MUMBAI, Aug 14: India’s navy said all 18 sailors on board a submarine which exploded and sank on Wednesday are feared dead, and admitted the incident had left a “dent” in the country’s defences.
The fully-armed INS Sindhurakshak, returned by original manufacturer Russia earlier this year after a major refit, exploded in flames in Mumbai shortly after midnight Wednesday and sank in a military shipyard.
The disaster is thought to be the Indian navy’s worst since the sinking of a frigate by a Pakistani submarine in 1971. Defence Minister A.K. Antony described the explosion as the “greatest tragedy in recent time”.
“I feel sad about those navy personnel who have lost their lives in service of the country,” he told reporters in New Delhi.
Chief of Naval Staff D.K. Joshi said no sign of life had been detected on board even after divers managed to enter through the main hatch in a bid to refloat the vessel.
“While we hope for the best, we have to prepare for the worst,” he told reporters in Mumbai, adding that there was a possibility some crew might have found air pockets but “the indicators are negative”.
“It is certainly a dent on Indian navy’s submarine capabilities for the time being,” he added.
The blast came days after New Delhi trumpeted the launch of its first domestically-produced aircraft carrier and the start of sea trials for its first Indian-made nuclear submarine.
India has been expanding its armed forces rapidly to upgrade its mostly Soviet-era weaponry and respond to what is perceived as a growing threat from China.
Amateur video footage showed a fireball in the forward section of the Sindhurakshak, where torpedoes and missiles are stored as well as the battery units.
“There were two to three explosions and the night sky lit up briefly,” eyewitness Dharmendra Jaiswal said.
The naval chief said there had been an initial fire which appeared to have sparked a big explosion as weaponry ignited.
“The basic question is what caused the fire and explosion. We do not have an answer to that question as of now,” he said.
A board of inquiry would probe all possible explanations, including sabotage, but “the indicators at this point of time do not support that theory”, he said.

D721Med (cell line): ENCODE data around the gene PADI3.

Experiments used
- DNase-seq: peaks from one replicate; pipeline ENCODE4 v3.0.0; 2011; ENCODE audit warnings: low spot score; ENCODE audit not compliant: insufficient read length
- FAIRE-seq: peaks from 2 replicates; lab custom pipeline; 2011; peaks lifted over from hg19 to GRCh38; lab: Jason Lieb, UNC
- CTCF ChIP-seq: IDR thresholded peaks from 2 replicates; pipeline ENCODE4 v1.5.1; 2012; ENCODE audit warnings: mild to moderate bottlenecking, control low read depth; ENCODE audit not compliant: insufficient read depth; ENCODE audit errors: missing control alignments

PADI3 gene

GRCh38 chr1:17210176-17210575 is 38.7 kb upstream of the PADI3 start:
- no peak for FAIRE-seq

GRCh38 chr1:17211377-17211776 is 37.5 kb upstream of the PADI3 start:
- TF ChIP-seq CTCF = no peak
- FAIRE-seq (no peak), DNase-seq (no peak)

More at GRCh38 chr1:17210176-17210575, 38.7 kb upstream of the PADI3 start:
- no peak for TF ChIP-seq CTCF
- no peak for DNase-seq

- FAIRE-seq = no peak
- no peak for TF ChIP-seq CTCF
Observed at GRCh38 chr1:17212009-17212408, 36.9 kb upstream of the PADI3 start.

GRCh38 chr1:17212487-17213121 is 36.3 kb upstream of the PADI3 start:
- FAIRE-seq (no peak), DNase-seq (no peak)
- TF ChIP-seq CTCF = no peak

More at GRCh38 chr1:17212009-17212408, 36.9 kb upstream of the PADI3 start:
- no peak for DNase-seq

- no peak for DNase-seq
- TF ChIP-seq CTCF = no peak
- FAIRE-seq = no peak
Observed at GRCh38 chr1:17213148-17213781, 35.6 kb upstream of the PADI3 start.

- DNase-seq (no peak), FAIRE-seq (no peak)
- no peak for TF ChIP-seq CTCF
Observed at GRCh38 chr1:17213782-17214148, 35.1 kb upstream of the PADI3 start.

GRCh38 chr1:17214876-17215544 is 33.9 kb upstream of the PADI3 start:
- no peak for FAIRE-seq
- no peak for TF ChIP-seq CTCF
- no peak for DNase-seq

P.S. Rahangdale, an off-duty fire-fighter who rushed to the scene, told a television channel that the Sindhurakshak “was totally on fire” and was berthed next to another submarine.
“Because of timely intervention of my team and resources and navy’s resources we could save that second submarine,” he said.
Other sailors on vessels berthed nearby were admitted to a navy hospital in Mumbai with burns.
In February 2010 the Sindhurakshak suffered a fire while docked in Visakhapatnam city in southern India, killing a 24-year-old sailor and leaving two others with burns.
A spokesman for the Russian Zvyozdochka company which overhauled the Sindhurakshak’s weapons, navigation and power generator systems said India raised no objections about the vessel when it was returned after testing in April.
The submarine, whose name means “Protector of the Seas” in Hindi, is still covered by a Russian warranty and eight Zvyozdochka employees are in Mumbai, the spokesman said.
“Zvyozdochka is prepared to render its full assistance in the investigation and search for the causes of the accident,” the spokesman told the Itar-Tass news agency.
The submarine was built in 1997 in Saint Petersburg and had completed 1,000 dive hours since returning after its refurbishment.
SAFETY FEATURES: Rahul Bedi, a defence expert with IHS Jane’s Defence Weekly, said the 16-year-old submarine lacked some safety features common to newer vessels even after its $80 million overhaul.
“They don’t have escape routes in the event of accidents, unlike some of the modern submarines,” he said.
The Indian navy has 14 submarines, but only between seven and nine are operational at any one time because of regular repair and refitting operations.—AFP